in this case, pandemics occurring with disasters as well,” said Ms. Vasiti
Soko, the Director of Fiji’s National Disaster Management Office.
One of the key reasons why countries were not better prepared for COVID-19
was offered by Mr. Christophe Bahuet, UNDP's Deputy Regional Director for
Asia and the Pacific, whose office recently published a study titled
“Recovering from COVID-19: Lessons from Past Disasters in Asia and the
“There is an imperative need to include pandemic response and preparedness
in countries’ legal, regulatory and policy frameworks. The striking thing
here is that for years we've been warned that a pandemic could happen, and
yet very few countries, if any, included it in their plans, but hopefully
now, many will,” said Mr. Bahuet.
This point was supported by the results of a review of disaster risk governance
mechanisms in Asia-Pacific conducted by UNDRR Asia-Pacific, according to
their Risk Knowledge and Analysis Officer, Ms. Iria Touzon Calle, who said:
“Risk governance requires multi-sectoral and multi-stakeholder approaches
that go beyond the role national disaster management agencies and there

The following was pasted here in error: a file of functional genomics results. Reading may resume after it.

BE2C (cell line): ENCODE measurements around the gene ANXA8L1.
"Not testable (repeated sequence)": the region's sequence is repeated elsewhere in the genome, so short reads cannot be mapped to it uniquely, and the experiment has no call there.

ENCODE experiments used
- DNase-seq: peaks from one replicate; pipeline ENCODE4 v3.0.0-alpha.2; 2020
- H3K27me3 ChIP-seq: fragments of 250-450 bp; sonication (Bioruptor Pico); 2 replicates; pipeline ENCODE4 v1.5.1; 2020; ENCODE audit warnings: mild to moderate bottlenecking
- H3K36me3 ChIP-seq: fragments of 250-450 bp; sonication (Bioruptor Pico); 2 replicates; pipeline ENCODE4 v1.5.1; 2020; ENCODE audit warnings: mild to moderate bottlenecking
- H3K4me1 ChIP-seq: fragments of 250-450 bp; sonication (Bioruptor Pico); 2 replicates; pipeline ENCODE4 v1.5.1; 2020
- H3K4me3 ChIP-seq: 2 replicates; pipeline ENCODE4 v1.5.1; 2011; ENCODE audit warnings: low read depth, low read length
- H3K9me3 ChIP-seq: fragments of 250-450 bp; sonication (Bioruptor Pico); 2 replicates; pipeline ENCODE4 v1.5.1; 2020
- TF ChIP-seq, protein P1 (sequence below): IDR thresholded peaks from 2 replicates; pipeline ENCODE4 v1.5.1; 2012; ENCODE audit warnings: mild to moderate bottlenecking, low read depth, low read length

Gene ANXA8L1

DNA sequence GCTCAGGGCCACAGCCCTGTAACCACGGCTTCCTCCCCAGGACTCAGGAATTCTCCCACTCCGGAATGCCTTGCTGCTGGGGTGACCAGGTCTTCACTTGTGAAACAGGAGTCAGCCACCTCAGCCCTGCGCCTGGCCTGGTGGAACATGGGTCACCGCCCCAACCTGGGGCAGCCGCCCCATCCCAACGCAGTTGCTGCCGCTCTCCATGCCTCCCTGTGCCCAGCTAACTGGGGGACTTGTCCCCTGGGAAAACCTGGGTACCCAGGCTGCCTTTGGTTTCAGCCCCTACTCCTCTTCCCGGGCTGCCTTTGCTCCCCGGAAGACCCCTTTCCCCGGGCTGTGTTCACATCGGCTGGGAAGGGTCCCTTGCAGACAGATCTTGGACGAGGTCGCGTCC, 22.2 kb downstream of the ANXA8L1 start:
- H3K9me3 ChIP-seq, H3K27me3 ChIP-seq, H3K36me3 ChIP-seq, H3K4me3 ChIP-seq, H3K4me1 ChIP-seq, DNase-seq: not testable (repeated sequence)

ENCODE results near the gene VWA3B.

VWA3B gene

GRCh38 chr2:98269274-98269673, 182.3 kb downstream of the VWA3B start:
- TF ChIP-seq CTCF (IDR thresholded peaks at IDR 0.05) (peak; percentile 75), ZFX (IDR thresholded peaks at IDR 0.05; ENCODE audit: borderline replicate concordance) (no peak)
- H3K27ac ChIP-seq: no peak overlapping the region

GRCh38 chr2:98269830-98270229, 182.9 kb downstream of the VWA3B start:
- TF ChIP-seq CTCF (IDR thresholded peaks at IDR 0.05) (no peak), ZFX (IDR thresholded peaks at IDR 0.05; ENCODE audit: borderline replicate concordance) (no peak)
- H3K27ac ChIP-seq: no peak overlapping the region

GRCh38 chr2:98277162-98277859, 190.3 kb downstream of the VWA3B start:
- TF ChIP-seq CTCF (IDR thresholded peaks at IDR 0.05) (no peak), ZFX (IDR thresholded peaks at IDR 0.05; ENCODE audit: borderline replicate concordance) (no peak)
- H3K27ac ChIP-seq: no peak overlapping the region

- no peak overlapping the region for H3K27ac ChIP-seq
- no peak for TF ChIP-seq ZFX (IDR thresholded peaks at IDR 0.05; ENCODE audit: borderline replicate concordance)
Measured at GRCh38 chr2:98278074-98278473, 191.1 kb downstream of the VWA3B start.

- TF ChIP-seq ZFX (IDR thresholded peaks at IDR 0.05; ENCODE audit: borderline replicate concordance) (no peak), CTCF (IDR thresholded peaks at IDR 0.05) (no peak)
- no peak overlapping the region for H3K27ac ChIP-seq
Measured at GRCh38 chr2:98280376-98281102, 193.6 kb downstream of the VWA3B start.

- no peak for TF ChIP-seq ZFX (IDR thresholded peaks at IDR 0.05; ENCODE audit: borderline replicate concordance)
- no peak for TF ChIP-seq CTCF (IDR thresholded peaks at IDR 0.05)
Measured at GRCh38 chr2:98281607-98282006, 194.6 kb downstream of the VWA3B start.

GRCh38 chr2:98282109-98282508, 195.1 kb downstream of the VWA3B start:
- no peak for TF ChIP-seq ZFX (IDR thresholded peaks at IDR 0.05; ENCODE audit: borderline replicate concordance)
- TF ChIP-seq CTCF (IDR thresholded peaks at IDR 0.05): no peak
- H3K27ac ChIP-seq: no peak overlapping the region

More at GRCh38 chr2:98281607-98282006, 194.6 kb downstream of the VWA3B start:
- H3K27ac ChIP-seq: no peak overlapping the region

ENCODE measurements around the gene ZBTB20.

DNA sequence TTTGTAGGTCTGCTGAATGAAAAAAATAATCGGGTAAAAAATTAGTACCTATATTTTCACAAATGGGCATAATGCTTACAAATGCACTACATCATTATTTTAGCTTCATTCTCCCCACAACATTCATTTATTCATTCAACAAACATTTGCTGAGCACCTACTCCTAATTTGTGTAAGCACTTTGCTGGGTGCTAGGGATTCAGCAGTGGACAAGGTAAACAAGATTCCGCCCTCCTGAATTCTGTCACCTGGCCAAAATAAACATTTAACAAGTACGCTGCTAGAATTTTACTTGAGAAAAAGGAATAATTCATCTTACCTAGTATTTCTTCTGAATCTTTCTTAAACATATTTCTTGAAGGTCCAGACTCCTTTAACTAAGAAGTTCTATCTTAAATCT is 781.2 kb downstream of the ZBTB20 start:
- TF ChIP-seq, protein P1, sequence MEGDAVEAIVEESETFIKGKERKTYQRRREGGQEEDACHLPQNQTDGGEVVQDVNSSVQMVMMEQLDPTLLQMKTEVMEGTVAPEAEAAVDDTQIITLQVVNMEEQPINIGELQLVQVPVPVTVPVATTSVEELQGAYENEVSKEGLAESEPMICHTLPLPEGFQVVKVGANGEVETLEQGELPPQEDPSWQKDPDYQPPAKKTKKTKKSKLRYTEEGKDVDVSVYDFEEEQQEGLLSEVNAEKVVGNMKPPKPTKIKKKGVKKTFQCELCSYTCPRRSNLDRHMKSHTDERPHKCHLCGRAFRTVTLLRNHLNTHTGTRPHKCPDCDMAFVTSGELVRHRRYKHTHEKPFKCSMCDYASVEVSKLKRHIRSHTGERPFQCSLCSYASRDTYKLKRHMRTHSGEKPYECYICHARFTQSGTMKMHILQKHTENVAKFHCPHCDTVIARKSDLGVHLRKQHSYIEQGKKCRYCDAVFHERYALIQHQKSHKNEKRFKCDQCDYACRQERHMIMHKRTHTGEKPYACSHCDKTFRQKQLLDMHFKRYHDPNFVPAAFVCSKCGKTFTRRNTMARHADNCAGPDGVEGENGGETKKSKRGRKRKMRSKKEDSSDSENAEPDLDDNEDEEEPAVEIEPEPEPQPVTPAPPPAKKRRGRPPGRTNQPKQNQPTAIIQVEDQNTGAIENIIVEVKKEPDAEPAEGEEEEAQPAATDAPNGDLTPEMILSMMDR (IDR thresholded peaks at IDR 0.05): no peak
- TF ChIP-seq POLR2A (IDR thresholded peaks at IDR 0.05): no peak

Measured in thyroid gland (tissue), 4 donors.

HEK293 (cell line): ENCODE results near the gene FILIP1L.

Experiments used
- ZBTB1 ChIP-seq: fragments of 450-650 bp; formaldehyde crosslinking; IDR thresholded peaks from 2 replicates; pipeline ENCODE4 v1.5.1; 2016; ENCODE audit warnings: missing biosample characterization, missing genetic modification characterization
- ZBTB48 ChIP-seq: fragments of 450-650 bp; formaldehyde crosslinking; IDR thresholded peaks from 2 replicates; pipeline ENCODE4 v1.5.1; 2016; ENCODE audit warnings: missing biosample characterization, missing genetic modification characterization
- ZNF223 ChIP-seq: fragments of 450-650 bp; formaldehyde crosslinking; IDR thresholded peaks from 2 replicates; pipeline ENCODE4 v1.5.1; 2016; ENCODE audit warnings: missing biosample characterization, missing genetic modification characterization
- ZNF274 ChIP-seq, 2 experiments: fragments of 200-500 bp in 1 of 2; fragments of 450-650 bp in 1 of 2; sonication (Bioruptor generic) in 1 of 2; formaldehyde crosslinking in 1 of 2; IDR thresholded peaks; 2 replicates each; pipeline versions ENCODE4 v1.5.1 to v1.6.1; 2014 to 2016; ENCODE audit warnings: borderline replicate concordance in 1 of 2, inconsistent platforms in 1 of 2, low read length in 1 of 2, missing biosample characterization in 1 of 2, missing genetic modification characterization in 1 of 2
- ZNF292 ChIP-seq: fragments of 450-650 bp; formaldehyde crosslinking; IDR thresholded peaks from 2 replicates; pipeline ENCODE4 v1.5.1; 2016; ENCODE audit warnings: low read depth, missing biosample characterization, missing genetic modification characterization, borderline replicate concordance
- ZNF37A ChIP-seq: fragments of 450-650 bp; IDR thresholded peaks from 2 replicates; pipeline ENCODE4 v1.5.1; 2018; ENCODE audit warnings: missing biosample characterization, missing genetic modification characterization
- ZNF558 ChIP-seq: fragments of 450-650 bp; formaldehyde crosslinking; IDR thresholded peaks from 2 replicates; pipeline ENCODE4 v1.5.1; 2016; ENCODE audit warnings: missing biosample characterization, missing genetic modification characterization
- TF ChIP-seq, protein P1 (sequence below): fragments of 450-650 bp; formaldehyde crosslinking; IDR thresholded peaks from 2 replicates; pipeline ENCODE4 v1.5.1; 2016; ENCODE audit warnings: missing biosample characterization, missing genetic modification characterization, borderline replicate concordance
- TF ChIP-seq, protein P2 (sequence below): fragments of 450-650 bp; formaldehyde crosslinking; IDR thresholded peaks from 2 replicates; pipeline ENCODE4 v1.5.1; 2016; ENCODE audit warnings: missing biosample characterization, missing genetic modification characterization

is a need to elevate the role of planning and finance ministries in risk
governance to foster this multi-sectoral responsibility.”
As part of this examination of how risk governance can be strengthened,
it was also highlighted that mitigating the impact of disasters requires
a whole-of-society approach that includes all relevant actors, including
civil society organizations (CSOs).
“CSOs can strengthen the capacity of the government and institutions to
recognize and analyze the needs of the poor, the marginalized and vulnerable
sectors,” said Mr. Jerome Balinton, the Humanitarian Manager for Save
the Children Philippines.
Mr. Balinton also called on governments to employ participatory approaches
to ensure CSOs can participate in conducting assessments, implementation,
and monitoring of disaster risk reduction programs.
Without a transformational change in how countries manage their risks,
they risk allowing their development gains to be lost to disasters, thus
falling further behind in the achievement of the Sustainable Development
“The next 10 years are going to be crucial to what the Secretary-General
has called as the Decade of Action, which will determine to what extent
we can achieve the 2030 Agenda for Sustainable Development,” said Mr. Kumar,
“We must acknowledge that while COVID-19 has posed significant challenges
to the achievement of the Sendai Framework, the Sendai Framework also
offers solutions to recover from COVID-19 and move the world towards
The deliberations and outputs of the webinar will be incorporated by
the UNDRR Asia-Pacific Office into its soon to be published regional
review, which will offer countries a number of recommendations to
strengthen their risk governance.
United Nations Office for Disaster Risk Reduction - Regional Office for Asia and Pacific
Provided by the IKCEST Disaster Risk Reduction Knowledge Service System